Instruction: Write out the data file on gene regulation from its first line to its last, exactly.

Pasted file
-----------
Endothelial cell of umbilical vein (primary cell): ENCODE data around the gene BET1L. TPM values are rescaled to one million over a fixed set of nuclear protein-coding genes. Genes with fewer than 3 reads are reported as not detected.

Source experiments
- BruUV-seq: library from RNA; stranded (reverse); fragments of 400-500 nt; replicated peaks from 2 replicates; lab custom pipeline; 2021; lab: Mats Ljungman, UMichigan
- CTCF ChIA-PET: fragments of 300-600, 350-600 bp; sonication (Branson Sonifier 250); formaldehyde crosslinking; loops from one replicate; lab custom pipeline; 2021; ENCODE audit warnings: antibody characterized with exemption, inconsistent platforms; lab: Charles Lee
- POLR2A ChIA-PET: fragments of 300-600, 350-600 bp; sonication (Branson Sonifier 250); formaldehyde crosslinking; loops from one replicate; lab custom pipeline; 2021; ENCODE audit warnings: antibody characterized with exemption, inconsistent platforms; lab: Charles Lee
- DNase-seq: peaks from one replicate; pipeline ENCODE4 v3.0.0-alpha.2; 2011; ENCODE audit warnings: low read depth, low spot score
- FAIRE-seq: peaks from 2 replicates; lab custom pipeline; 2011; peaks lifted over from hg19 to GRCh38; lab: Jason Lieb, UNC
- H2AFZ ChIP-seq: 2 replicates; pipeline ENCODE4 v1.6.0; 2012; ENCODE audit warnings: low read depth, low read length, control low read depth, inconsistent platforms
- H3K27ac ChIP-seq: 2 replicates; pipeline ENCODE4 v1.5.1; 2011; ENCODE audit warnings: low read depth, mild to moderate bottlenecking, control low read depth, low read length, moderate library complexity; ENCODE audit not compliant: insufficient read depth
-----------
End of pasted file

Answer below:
Endothelial cell of umbilical vein (primary cell): ENCODE data around the gene BET1L. TPM values are rescaled to one million over a fixed set of nuclear protein-coding genes. Genes with fewer than 3 reads are reported as not detected.

Source experiments
- BruUV-seq: library from RNA; stranded (reverse); fragments of 400-500 nt; replicated peaks from 2 replicates; lab custom pipeline; 2021; lab: Mats Ljungman, UMichigan
- CTCF ChIA-PET: fragments of 300-600, 350-600 bp; sonication (Branson Sonifier 250); formaldehyde crosslinking; loops from one replicate; lab custom pipeline; 2021; ENCODE audit warnings: antibody characterized with exemption, inconsistent platforms; lab: Charles Lee
- POLR2A ChIA-PET: fragments of 300-600, 350-600 bp; sonication (Branson Sonifier 250); formaldehyde crosslinking; loops from one replicate; lab custom pipeline; 2021; ENCODE audit warnings: antibody characterized with exemption, inconsistent platforms; lab: Charles Lee
- DNase-seq: peaks from one replicate; pipeline ENCODE4 v3.0.0-alpha.2; 2011; ENCODE audit warnings: low read depth, low spot score
- FAIRE-seq: peaks from 2 replicates; lab custom pipeline; 2011; peaks lifted over from hg19 to GRCh38; lab: Jason Lieb, UNC
- H2AFZ ChIP-seq: 2 replicates; pipeline ENCODE4 v1.6.0; 2012; ENCODE audit warnings: low read depth, low read length, control low read depth, inconsistent platforms
- H3K27ac ChIP-seq: 2 replicates; pipeline ENCODE4 v1.5.1; 2011; ENCODE audit warnings: low read depth, mild to moderate bottlenecking, control low read depth, low read length, moderate library complexity; ENCODE audit not compliant: insufficient read depth